The American Sportfishing Association (ASA), representing the recreational fishing industry, stressed the importance of passing several top priorities regarding forage fish and reducing mortality rates among reef fish during Tuesday’s hearing in the U.S. House Subcommittee on Water, Oceans, and Wildlife.
Kellie Ralston, Southeast Fisheries Policy director, testifies before the U.S. House Subcommittee on Water, Oceans, and WildlifeThe House subcommittee heard testimony in favor of the bipartisan Forage Fish Conservation Act which was introduced in April 2019 in the U.S. House of Representatives by Reps. Debbie Dingle (D-Mich.) and Brian Mast (R- Fla.). This legislation would require federal fisheries managers to consider the role forage fish play in the marine ecosystems when catch limits are set. Kellie Ralston, ASA’s Southeast Fisheries Policy director, testified on ASA’s behalf.
“Forage fish provide food for nearly all recreationally important fish species, as well as seabirds and other marine life,” said Ralston. “Meanwhile, human demand for these nutrient-rich species continues to increase. As these integral parts of the marine food web become targeted for commercial exploitation, it’s critically important that forage fish management accounts for their role in marine ecosystems.”
Ralston continued, “The Forage Fish Conservation Act would require that the impacts on fish populations and the marine ecosystem be considered before implementing management plans for forage fish.”
Another key conservation policy priority that received consideration during the U.S. House Subcommittee hearing was the DESCEND Act which was introduced in the U.S. House of Representatives by Reps. Garret Graves (R-La.) and Jared Huffman (D-Calif.) in November 2019. Given the importance of Gulf of Mexico red snapper to the region’s economy and culture, the DESCEND Act would help to lower discard mortality rates by requiring commercial and recreational fishermen to possess a descending device rigged and ready for use or venting tool when fishing for reef fish in the Gulf of Mexico federal waters.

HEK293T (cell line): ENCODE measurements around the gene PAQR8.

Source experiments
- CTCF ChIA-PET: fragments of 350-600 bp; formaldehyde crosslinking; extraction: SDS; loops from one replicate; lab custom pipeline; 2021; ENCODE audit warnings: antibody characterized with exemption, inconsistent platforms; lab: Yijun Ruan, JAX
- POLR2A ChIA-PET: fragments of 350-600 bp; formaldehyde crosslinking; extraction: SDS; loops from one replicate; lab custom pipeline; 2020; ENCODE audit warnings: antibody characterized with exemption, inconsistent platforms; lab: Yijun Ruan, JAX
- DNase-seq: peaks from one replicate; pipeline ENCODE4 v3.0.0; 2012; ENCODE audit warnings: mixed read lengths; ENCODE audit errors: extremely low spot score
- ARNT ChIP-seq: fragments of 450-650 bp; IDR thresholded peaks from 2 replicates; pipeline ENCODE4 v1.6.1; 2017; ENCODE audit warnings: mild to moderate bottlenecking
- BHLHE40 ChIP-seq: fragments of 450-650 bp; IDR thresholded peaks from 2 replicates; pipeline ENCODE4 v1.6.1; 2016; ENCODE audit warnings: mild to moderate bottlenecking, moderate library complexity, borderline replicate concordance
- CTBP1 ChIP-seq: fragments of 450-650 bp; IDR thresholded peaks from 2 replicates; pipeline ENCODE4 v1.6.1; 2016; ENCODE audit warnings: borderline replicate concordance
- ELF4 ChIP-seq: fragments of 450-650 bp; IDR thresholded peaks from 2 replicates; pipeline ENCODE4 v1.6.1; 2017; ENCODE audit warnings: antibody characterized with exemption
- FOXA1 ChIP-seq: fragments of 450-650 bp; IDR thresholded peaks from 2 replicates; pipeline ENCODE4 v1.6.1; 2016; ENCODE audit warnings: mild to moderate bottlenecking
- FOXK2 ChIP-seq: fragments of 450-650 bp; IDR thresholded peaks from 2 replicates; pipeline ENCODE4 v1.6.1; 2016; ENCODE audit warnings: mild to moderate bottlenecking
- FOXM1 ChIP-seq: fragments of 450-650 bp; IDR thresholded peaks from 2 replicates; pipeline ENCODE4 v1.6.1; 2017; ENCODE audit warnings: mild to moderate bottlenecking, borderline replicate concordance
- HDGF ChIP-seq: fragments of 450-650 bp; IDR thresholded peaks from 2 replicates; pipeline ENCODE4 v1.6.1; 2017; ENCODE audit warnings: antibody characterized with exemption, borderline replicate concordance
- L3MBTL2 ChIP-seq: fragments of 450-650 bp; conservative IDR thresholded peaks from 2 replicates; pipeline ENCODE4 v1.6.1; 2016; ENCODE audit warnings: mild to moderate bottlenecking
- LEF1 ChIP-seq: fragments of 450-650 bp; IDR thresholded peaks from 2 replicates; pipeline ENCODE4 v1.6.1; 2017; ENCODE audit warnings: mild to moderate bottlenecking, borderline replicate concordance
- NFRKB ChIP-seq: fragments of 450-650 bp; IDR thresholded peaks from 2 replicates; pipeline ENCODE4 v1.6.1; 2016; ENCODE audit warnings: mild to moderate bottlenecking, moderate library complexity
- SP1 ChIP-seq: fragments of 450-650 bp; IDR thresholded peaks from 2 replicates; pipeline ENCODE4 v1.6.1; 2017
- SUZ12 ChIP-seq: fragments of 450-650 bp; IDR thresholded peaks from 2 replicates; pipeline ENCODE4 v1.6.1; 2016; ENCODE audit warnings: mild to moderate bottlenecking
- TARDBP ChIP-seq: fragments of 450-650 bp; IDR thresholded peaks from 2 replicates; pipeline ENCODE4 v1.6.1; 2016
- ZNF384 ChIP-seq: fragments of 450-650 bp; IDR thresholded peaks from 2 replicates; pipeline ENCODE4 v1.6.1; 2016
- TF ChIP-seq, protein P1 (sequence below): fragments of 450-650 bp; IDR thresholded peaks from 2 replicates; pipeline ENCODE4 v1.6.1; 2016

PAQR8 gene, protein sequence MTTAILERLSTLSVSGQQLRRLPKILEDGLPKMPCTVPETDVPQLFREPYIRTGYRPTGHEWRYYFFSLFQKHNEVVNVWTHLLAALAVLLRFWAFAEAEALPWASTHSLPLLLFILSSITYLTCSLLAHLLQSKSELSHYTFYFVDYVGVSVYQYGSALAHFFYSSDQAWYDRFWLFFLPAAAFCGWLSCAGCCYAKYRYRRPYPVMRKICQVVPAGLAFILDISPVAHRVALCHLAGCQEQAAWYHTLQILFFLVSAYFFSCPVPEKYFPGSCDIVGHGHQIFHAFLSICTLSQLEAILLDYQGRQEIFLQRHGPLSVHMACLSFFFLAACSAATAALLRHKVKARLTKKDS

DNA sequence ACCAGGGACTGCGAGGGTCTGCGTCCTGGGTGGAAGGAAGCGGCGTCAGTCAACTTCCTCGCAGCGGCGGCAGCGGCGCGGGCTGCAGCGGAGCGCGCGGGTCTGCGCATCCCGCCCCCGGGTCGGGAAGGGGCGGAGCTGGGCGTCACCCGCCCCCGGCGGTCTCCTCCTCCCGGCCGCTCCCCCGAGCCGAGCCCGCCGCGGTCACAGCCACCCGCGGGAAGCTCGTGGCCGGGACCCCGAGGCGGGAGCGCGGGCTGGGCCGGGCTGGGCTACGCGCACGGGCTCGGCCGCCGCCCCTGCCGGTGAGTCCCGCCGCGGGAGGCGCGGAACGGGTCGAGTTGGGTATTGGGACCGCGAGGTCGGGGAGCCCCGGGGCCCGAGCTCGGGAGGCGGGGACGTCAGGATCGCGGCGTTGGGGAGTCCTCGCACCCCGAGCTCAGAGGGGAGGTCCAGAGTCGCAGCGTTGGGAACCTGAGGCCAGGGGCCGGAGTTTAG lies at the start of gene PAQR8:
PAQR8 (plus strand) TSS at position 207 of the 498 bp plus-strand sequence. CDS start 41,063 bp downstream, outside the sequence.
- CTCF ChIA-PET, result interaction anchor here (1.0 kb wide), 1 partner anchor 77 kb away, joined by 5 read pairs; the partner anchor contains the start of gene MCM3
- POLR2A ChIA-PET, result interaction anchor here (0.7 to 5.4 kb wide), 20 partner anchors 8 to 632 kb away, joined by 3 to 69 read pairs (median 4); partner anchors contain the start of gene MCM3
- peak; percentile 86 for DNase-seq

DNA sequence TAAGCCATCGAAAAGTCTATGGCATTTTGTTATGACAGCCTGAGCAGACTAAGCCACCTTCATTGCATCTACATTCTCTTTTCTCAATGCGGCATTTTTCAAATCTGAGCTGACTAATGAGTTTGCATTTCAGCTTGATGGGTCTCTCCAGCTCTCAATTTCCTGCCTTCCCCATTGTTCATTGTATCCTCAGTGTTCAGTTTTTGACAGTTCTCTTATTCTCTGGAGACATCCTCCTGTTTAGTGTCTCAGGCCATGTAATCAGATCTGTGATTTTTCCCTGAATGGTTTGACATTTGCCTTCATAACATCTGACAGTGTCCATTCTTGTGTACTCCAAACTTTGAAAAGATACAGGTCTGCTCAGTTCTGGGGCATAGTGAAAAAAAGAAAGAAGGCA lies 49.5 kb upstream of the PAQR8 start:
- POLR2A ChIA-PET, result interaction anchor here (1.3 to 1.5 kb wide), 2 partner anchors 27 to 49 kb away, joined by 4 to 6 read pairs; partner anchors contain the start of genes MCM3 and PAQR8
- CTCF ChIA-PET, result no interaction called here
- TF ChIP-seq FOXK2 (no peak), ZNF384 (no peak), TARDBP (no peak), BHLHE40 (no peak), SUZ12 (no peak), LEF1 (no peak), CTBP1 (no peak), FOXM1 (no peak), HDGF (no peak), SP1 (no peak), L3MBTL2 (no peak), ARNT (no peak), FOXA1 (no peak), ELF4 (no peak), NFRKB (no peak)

The DESCEND Act has also been introduced in the U.S. Senate by Sens. Bill Cassidy (R-La.) and Doug Jones (D-Ala.).
“Gulf of Mexico red snapper has arguably been the most politically controversial fish in the region over the last decade,” stated Ralston. “And while there have been successes in better management of this reef fish, challenges still need to be addressed – including discard mortality.”
Ralston further stated, “The DESCEND Act would help mitigate the discard mortality rate which can occur when a fish is quickly brought up from the depths of the ocean causing a dramatic pressure change, known as barotrauma. If barotrauma is not addressed hundreds of thousands of Gulf red snapper will be wasted each year.”
Additional legislation, including the Climate-Ready Fisheries Act of 2019, also received consideration during the subcommittee hearing. This bill will help to better identify the future needs of fisheries management as fish stocks relocate due to changing environmental conditions.
Finally, the Fisheries Failures: Urgently Needed Disaster Declarations (Fishery FUNDD) Act would streamline the federal fisheries disaster program, which helps the fishing community recover in the wake of an emergency and provide better inclusion of the recreational fishing industry.